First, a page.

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Orange Launches "Free" Relaxation Line Service

Orange, one of UK’s biggest telecom and broadband services provider has rolled out a ‘Relaxation Line’ which will allow mobile phone users to listen to soothing sound effects by just dialing a number. The service is free for Orange customers whereas others will have to pay at the standard rate.

The innovative service has been offered to the masses with the intention to help the callers relax and de-stress by the means of soothing sound effects that they will be able to hear when they call the number.

Interestingly, when callers dial the number, they will be able to select from five soothing sounds namely - the sea lapping on the shore, a roaring log fire, forest noises, birdsong and a traditional English village green.

Apparently, before deciding on sound effect catalogue, Orange conducted a survey which had revealed that 67 percent Britons find the sound of the sea lapping on the shore to be very relaxing. The company also took help from several behavioral therapists before taking a decision.

Explaining the rationale behind introducing the service French Telecom owned company mentioned that this particular time of year is very chaotic and stressful, therefore the ‘Relaxation Line’ has been introduced to help people relax by just dialing a number.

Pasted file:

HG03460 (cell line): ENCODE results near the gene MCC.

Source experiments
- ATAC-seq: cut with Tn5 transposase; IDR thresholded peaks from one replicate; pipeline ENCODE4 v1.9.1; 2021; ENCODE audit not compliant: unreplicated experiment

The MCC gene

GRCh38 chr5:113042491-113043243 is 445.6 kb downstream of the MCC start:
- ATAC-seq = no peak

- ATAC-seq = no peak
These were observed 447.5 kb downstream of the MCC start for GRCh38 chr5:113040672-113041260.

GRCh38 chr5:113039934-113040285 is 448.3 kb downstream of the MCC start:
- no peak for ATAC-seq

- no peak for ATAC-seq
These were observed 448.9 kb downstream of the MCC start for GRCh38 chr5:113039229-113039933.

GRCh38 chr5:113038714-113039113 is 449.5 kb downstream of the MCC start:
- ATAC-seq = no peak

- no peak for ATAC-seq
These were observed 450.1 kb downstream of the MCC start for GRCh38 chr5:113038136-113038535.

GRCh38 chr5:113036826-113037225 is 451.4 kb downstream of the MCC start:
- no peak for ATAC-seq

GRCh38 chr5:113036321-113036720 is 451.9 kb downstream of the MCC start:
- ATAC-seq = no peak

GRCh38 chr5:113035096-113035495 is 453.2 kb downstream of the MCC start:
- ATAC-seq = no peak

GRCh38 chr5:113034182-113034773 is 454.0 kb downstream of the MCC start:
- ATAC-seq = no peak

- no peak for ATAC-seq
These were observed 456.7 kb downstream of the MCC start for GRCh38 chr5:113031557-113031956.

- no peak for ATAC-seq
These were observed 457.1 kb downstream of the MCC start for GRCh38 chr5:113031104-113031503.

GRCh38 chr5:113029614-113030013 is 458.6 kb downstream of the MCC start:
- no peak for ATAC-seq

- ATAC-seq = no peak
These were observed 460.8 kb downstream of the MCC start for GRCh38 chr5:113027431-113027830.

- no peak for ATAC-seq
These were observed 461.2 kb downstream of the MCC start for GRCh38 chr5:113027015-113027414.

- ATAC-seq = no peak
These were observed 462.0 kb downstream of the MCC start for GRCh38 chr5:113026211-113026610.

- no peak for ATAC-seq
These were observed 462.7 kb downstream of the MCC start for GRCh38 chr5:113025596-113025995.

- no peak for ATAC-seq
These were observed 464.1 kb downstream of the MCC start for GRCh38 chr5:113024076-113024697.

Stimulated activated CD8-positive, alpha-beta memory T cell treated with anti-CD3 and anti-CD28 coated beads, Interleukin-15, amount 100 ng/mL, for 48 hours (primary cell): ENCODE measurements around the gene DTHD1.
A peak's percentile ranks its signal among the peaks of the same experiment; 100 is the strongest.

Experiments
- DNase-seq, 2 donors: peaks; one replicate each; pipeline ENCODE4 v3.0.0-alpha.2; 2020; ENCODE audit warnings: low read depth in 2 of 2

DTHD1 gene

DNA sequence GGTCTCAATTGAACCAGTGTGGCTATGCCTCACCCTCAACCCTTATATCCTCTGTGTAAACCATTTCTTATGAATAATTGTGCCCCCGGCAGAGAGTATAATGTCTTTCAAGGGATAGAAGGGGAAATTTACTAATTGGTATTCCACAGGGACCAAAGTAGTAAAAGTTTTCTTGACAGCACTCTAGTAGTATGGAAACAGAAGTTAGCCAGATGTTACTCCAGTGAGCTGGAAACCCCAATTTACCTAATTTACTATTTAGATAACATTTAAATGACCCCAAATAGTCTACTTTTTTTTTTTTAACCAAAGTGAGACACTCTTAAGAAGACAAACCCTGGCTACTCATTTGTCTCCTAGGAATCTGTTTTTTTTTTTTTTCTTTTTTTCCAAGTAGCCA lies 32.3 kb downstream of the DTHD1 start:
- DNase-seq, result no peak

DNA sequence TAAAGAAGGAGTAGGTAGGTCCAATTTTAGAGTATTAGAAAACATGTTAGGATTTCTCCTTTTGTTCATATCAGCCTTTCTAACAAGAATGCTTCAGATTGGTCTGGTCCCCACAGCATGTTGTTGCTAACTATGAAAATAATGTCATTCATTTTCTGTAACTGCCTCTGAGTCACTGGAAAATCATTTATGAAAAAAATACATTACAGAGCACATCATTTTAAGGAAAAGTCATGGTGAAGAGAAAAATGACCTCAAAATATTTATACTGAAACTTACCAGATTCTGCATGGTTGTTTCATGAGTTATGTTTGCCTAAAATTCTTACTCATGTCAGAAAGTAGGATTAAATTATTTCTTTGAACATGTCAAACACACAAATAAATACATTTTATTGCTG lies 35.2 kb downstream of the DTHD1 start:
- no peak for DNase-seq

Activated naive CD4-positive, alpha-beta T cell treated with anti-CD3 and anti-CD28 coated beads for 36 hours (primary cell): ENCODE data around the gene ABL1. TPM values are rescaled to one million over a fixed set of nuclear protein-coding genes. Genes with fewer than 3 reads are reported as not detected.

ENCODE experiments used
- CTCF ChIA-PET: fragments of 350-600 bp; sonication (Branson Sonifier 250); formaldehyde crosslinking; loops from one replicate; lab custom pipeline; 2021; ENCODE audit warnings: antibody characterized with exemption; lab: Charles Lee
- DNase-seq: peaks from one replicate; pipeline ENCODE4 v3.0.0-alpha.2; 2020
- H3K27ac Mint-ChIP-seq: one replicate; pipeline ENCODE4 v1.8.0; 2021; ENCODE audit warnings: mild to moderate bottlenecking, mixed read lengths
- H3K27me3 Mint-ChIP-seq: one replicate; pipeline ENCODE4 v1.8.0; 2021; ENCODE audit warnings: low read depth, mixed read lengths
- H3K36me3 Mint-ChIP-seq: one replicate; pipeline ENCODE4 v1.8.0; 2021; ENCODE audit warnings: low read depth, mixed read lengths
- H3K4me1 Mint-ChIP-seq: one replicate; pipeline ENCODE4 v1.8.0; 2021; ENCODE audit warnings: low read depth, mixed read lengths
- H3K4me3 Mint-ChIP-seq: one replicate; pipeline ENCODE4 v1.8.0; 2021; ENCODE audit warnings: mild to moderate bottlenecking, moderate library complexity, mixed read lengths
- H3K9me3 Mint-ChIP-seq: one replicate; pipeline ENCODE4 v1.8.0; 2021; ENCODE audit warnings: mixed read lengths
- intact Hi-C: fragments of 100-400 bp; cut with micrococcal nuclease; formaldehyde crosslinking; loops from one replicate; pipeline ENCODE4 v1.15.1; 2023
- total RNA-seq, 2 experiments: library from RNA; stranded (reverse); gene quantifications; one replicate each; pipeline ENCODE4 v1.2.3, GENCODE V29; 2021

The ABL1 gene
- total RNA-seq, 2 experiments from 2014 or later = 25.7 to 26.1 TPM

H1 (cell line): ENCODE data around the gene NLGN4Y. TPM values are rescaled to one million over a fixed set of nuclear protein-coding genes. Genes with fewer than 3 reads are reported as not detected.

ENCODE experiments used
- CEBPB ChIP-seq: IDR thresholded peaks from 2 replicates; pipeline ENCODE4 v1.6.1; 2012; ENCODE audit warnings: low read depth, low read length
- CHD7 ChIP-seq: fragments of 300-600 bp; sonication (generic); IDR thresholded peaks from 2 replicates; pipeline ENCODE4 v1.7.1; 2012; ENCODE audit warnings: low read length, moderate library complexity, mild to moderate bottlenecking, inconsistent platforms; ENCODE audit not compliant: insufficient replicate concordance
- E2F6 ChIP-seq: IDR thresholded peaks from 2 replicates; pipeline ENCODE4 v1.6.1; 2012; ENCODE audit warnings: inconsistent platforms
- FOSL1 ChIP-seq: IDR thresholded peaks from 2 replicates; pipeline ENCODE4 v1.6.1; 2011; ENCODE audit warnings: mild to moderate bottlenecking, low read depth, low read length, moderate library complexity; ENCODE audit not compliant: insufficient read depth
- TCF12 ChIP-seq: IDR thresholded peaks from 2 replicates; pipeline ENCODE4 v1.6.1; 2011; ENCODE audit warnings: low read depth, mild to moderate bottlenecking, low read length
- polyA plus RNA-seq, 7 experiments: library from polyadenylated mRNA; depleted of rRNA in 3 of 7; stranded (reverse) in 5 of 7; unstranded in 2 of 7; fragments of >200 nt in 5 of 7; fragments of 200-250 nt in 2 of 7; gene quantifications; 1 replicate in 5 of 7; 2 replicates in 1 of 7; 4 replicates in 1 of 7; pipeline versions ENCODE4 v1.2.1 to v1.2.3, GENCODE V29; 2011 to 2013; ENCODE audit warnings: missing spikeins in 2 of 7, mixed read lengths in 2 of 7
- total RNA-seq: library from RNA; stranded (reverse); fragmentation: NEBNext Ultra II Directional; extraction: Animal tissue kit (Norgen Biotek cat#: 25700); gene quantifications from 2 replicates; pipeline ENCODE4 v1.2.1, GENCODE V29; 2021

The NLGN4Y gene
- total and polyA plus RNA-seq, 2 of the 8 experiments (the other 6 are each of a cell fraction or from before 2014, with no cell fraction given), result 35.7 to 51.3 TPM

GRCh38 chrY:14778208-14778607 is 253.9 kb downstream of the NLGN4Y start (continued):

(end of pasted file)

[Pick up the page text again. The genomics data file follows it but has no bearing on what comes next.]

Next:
Orange customers can access the line by dialing 347 while other users have to dial 020 7050 6888.

Our Comments

Nice initiative although you have to listen to those on a crappy phone line or worst, on our mobile phone. Not only will your line be engaged but the overall experience is unlikely to be massively enjoyable. I wonder whether Orange will be serving the tracks as downloadable MP3 songs?

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Orange Offers Relaxation At 347 (opens in new tab)

(Dial a Phone)

Désiré has been musing and writing about technology during a career spanning four decades. He dabbled in website building and web hosting when DHTML and frames were en vogue and started writing about the impact of technology on society just before the start of the Y2K hysteria at the turn of the last millennium. Following an eight-year stint at where he discovered the joys of global tech-fests, Désiré now heads up TechRadar Pro. Previously he was a freelance technology journalist at Incisive Media, Breakthrough Publishing and Vnunet, and Business Magazine. He also launched and hosted the first Tech Radio Show on Radio Plus.